An interesting post caught my eye this week entitled “Corporations and OSS Do Not Mix” by Ian Cordasco. It was kind of depressing – here was a person who had spent a lot of free time contributing to open source code, but the actions of some users of that code had taken the fun out of it.
My only issue with it was the targeting of “corporations” in the title. At OpenNMS we have a large number of corporate customers and we get along with them just fine. I want to talk about that in a bit, but first I want to address some of the other experiences Ian had that were similar to mine.
When I became the maintainer of OpenNMS back in 2002, I would often get e-mails from people that would start out with “OpenNMS is good, but what you need to do is …”. I used to spend a lot of time responding to them, pointing out that it was open source and anyone can help contribute to it, so they didn’t have to wait on me to do anything, but it never really helped and it turned into a huge time suck. I started to send back a generic e-mail that went along the lines of “OpenNMS is an enterprise product and if you won’t take the time to understand it then you should try something easier like Nagios” which would usually result in a reply calling me an asshole, but it took little of my time and then conversation was over. Now I pretty much just ignore them.
When you create something and share it, you are putting a bit of yourself out there and there are bound to be critics. For the most part they can be ignored, and you have to develop a thick skin to be in this environment. I’ve found that overall the good far outweighs the bad, and if you can learn to brush off the bad you can be very happy working in open source.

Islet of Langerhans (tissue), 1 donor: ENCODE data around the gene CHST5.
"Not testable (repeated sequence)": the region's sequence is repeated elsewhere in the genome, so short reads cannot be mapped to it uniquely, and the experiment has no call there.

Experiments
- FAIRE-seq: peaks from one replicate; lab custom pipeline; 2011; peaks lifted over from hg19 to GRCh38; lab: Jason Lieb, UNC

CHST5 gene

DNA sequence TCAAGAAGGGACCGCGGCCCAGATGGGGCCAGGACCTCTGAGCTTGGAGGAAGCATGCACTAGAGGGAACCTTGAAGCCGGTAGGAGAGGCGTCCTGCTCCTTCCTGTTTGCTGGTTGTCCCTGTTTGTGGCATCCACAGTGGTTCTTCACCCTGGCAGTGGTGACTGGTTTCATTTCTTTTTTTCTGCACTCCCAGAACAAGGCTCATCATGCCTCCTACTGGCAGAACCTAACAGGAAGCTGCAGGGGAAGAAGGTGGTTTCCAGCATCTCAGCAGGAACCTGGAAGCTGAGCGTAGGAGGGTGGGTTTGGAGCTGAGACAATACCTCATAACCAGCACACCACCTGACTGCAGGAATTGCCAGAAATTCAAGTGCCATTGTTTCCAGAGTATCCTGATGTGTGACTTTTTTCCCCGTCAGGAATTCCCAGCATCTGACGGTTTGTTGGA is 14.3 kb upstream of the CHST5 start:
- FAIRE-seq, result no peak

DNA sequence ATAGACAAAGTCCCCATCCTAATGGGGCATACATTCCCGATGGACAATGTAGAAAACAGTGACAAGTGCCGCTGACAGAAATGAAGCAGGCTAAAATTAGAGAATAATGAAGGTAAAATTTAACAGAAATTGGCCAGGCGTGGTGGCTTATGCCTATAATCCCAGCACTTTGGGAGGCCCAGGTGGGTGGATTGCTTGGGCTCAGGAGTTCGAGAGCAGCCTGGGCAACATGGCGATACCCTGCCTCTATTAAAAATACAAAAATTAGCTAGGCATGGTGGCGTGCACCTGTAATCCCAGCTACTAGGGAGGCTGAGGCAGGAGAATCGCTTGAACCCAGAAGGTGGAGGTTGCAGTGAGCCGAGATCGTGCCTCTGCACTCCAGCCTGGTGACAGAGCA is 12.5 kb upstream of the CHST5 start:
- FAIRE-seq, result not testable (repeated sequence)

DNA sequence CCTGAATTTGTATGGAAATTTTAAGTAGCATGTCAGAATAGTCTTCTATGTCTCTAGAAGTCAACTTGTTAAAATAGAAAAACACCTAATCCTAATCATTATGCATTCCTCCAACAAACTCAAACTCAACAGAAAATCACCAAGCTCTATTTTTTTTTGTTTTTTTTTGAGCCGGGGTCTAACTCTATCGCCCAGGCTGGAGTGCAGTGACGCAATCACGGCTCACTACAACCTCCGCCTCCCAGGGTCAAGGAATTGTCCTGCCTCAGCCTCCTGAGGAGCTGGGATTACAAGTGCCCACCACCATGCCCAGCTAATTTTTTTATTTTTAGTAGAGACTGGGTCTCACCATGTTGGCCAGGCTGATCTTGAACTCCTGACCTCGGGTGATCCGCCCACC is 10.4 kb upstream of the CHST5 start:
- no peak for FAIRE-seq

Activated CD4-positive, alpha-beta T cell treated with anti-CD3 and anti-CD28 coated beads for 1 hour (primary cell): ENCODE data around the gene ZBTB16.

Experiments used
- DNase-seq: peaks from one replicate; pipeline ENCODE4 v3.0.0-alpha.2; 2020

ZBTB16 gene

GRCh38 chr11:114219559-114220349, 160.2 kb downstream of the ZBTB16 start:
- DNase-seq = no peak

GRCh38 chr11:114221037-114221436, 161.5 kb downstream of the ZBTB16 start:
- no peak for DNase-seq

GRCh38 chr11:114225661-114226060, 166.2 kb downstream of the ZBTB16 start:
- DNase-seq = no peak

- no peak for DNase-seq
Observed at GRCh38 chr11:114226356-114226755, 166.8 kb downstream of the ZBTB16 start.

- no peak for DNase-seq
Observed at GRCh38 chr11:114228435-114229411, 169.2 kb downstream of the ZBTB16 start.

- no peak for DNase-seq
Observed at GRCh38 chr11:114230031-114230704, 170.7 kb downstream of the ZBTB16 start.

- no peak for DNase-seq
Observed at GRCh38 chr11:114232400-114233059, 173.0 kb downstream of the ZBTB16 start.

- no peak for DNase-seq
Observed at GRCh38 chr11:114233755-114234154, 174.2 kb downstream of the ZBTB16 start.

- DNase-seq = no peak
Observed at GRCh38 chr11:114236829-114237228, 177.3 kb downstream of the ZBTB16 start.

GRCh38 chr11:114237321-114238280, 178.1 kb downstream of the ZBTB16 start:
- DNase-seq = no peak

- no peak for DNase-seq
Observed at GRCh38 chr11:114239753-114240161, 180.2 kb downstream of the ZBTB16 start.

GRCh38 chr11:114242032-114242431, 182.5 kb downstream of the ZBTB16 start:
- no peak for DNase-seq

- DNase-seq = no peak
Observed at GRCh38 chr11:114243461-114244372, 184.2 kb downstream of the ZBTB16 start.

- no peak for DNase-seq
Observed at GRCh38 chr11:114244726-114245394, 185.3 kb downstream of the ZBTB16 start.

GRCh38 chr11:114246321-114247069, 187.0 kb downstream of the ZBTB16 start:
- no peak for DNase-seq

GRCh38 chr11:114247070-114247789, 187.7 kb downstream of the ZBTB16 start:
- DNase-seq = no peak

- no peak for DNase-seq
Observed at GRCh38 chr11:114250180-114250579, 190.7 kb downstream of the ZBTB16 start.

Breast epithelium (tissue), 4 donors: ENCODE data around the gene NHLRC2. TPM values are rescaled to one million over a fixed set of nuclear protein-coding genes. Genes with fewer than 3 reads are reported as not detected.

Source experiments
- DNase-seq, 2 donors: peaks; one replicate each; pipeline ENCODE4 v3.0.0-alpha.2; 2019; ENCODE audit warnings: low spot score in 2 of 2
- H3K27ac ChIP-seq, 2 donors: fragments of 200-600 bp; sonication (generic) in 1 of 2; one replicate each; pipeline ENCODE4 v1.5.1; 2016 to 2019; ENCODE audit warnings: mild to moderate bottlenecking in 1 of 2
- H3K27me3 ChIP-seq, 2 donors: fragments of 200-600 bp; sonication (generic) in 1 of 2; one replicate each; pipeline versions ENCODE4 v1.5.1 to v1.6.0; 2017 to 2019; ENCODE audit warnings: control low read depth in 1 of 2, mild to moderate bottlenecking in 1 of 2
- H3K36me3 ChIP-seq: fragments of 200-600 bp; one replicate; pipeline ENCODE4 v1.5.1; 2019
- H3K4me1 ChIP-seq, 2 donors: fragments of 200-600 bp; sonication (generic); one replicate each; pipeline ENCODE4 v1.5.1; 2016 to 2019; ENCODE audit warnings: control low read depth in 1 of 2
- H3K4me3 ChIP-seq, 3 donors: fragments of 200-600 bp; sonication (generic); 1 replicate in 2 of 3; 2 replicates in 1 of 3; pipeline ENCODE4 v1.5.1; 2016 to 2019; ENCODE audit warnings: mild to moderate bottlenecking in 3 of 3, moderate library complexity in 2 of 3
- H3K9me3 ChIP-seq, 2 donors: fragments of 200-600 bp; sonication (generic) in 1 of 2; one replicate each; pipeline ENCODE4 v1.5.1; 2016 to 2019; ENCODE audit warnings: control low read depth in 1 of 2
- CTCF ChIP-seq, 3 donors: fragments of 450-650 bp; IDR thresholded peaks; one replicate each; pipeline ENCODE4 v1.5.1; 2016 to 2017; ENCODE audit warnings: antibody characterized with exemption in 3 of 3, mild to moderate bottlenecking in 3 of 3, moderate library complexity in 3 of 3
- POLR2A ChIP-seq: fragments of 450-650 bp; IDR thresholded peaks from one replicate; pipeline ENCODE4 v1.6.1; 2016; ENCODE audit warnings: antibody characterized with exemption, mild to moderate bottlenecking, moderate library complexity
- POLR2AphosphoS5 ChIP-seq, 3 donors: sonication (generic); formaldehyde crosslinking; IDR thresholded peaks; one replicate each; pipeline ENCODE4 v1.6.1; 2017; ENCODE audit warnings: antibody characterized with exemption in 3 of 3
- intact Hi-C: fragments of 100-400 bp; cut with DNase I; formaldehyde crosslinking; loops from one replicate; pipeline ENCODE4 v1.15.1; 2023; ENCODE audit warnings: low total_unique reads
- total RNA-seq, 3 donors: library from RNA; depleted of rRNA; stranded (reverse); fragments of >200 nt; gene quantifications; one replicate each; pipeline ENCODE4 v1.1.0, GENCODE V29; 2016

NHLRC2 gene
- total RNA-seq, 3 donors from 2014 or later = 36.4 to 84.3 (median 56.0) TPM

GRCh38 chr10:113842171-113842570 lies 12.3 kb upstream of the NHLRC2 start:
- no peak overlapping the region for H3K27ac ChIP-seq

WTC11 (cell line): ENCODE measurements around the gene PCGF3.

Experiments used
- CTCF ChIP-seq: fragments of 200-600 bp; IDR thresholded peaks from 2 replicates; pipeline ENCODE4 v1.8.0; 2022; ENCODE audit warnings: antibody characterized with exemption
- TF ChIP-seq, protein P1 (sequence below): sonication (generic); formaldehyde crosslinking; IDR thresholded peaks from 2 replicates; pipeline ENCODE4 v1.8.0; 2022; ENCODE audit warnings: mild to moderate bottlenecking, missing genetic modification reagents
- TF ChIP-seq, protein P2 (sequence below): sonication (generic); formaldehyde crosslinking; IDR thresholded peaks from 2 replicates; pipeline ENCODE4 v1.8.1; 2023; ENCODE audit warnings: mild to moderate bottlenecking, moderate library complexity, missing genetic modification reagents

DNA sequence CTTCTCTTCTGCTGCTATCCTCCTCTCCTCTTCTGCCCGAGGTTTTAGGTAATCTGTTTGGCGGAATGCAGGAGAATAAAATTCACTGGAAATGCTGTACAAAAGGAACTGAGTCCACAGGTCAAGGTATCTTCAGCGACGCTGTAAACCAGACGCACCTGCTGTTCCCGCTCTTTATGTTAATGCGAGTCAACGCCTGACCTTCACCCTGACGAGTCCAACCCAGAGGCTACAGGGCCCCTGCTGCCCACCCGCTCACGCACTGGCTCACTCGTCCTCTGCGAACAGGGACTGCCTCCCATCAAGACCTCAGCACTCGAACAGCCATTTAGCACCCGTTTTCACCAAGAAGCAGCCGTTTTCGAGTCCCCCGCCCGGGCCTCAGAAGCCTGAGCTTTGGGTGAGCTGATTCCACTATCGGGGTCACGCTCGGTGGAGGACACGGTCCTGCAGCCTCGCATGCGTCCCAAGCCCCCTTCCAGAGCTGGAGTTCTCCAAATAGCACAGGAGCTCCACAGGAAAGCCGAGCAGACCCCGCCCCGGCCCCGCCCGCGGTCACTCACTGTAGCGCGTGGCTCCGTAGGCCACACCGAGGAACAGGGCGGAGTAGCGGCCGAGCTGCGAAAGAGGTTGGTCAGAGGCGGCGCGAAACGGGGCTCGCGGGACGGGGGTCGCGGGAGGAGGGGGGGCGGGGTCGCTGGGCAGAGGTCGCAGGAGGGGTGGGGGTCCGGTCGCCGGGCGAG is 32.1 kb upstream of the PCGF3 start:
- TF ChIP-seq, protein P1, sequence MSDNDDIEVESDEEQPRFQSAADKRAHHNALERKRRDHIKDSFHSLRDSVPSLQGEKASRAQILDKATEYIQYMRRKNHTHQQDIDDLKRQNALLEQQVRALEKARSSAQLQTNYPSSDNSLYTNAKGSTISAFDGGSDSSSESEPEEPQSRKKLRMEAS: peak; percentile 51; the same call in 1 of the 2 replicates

People tend to forget that open source “business” is still “business”. People exchange money in return for services. If I had Ian’s talent I would simply set up various custom development options, so when someone complained about a bug he could just return an e-mail with a price list. If you don’t have time to do it, make the prices really, really large – large enough that you would make time to do it. It’s your life – you are in the driver’s seat. I used to give a talk on running an open source business and I always stressed that you should never compete on price, or at least you shouldn’t lead with “my solution is cheaper”. Sure, open source software can provide tremendous savings over the life of the solution, but that doesn’t mean the solution itself is inexpensive to get set up. Done right, it will be better than any proprietary solution, but that doesn’t mean it comes without cost.
Always remember: free software does not mean free solution.
Getting back to dealing with corporations, like any interaction between two parties is it extremely important to set up expectations. You need to clearly outline what the product the client is buying covers (response time, 24/7 support, etc.). If they aren’t buying anything, then you don’t need to worry about them. I chuckled when I read “Well if you’re not going to take this seriously, we’ll have to start using another project.” We often get the “use another project” line and my response is “knock yourself out”. If you want to take this seriously, then pay me for my work. It’s like going into a free kitchen and complaining the soup is too salty.
A more difficult issue comes when someone wants to submit substandard code. This does require a little effort, since you can’t be sure that this isn’t just an eager but inexperienced coder versus someone lazy. Again, expectations are important. If you publish what the base level of quality should be, such as “must include unit tests”, then you can point to that when you don’t accept a submission. Plus, git makes it very easy to track a master branch and just apply your changes, so some sort of reply about how to do that could deflect criticism about the speed in accepting pull requests.